Performed in the studio at BATS, Marble Cinematic Universe is an intimate and warm experience. Adam Rohe sits center stage beside an old school projector. He is surrounded by objects, jars of marbles, vases, plates, spectacles and other instruments. Rohe places the objects under the projector light, using open facing shadow puppetry to create a world for our hero - the marble, to travel through. Marble Cinematic Universe feels like the happy creativity of a child going through his toy box. It’s innovative and surprising, while being cheerful and whimsical.
It’s cool to see a show that is experimental without being edgy or dark. An effort was made to make the show accessible to people with sensory overload issues and learning difficulties by keeping the vibe relaxed, and providing break-out rooms.
At its best Marble Cinematic Universe has a kind of The Alchemist energy about it. It explores themes like the search for one's place in the world and the realisation of destiny. In one particularly beautiful sequence Rohe creates a planet on the projector by pouring coffee between two transparent plates. This mesmerizing image is paired with a thumping rap song that delivers lyrics about our audacity to believe we’re important in such a big world. It’s got a simple profoundness about it that resonates deeply.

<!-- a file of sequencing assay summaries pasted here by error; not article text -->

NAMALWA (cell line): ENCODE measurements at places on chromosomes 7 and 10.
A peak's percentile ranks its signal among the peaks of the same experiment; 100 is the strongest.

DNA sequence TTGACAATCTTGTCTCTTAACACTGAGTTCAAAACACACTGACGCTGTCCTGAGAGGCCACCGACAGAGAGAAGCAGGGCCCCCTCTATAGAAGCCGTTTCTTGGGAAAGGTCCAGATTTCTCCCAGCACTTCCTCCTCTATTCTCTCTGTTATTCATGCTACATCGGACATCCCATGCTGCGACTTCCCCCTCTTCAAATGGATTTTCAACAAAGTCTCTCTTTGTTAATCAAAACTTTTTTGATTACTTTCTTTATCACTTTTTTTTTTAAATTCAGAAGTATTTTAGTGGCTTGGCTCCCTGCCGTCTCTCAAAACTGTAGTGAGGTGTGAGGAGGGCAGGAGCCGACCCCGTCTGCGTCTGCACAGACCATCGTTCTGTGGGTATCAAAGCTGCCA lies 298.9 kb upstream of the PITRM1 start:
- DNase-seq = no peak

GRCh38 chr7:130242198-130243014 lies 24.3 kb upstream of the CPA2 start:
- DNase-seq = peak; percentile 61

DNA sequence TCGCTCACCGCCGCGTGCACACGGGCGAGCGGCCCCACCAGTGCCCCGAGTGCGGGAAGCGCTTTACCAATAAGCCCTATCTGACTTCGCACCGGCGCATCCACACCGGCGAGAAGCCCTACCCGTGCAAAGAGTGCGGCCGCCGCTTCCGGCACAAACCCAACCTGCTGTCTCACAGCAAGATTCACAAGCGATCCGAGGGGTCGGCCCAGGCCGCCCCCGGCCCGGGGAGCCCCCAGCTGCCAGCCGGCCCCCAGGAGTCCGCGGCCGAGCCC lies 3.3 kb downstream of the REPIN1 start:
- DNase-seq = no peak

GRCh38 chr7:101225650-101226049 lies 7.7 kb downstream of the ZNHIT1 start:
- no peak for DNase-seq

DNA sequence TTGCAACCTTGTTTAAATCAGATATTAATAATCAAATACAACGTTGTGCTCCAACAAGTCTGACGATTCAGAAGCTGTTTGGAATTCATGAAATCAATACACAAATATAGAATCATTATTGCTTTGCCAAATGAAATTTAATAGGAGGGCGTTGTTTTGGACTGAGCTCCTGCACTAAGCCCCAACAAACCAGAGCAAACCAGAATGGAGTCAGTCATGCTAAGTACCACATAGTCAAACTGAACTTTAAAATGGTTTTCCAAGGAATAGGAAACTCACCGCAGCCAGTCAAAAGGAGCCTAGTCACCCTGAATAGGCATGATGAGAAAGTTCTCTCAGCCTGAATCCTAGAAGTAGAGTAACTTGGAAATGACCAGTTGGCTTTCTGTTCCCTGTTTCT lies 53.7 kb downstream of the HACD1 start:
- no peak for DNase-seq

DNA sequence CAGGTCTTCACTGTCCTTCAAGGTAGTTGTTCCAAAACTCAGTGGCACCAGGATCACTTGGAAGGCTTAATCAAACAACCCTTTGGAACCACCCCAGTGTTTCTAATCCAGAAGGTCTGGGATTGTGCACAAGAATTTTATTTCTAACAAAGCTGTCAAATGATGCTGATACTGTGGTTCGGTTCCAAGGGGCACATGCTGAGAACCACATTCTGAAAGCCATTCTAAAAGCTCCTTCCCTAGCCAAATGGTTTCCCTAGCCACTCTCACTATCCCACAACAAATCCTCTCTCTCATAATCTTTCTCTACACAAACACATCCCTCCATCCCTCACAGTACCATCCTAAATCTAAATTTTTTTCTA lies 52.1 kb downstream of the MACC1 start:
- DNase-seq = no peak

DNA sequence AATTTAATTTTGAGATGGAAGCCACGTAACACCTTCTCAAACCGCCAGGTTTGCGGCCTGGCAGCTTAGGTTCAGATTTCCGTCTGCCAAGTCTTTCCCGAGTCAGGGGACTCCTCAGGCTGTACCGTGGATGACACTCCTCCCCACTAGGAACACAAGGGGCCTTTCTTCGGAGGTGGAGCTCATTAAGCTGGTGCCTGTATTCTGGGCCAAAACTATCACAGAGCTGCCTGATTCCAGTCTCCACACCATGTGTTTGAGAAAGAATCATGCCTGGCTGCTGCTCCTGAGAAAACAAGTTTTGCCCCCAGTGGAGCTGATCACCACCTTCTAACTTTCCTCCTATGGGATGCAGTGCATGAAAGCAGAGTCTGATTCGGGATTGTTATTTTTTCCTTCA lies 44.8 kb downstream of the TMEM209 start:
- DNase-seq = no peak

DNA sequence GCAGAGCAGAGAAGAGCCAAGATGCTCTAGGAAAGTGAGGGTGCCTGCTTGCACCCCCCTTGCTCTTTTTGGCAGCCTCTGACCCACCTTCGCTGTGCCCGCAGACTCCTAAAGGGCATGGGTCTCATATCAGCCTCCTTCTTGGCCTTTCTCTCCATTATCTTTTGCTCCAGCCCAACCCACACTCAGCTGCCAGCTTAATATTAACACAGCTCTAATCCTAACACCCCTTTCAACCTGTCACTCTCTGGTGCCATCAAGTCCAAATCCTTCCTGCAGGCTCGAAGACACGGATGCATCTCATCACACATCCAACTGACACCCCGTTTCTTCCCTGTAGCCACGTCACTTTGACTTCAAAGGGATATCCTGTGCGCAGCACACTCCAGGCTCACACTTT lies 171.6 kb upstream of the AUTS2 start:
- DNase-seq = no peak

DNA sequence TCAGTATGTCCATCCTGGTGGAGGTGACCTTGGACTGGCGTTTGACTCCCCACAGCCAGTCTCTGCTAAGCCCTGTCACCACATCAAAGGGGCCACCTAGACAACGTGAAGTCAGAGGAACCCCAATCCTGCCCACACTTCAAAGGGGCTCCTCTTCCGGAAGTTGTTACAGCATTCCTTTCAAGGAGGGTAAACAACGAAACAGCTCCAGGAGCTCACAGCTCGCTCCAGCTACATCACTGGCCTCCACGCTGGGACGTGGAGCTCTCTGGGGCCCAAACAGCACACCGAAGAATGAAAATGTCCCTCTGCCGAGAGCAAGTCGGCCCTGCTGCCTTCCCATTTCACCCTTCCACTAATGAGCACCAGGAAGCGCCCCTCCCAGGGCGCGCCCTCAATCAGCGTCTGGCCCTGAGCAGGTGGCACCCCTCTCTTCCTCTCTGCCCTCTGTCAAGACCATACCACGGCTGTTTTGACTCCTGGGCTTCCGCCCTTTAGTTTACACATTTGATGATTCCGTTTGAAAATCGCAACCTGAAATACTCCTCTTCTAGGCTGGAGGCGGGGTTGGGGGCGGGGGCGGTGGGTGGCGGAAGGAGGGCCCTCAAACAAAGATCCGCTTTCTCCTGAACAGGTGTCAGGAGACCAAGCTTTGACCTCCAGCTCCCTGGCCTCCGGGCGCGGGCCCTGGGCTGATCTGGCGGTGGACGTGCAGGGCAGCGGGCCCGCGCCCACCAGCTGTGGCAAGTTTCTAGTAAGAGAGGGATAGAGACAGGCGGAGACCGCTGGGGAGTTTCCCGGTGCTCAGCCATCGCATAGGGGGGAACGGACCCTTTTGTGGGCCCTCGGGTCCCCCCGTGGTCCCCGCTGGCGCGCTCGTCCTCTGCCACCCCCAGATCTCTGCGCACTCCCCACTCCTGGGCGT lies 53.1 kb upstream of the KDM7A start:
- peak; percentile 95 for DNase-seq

Another highlight is when objects are personified under the projector lights. There is a hilarious sequence where a couple of pairs of tongs with marbles for eyes transform into a lord and lady, dancing together to a string quartet. I wish that some of the other ‘characters’ personalities were pushed further, but this scene was a delight to watch and an audience favourite.
At times I do crave a more narrative structure. The images are beautiful, but sometimes they are just beautiful images. I wanted to know more about the marble’s journey, why was he going on this quest? What is important to him? The ending sees the marble reunited with his friend, but without understanding the stakes the scene missed potential emotional impact.
I also would have liked to see the marble’s natural movement utilized more. Instead of rolling, the marble is often moved manually around the scene by Rohe. If barriers had been added around the edge of the projector the marble could have rolled through the scene, and its path would have been partly up to chance. I think this would have fit nicely with the themes of journey and destiny - the show would have actually been shaped by the direction the marble chose to take. If you have something as unique as a marble as your main character you might as well lean fully into it.
Marble Cinematic Universe is a really fun and creative proof of concept, that with a bit more narrative structure could be truly awesome. It’s on at BATS at 7.30pm until Saturday 27th February. Book your tickets here.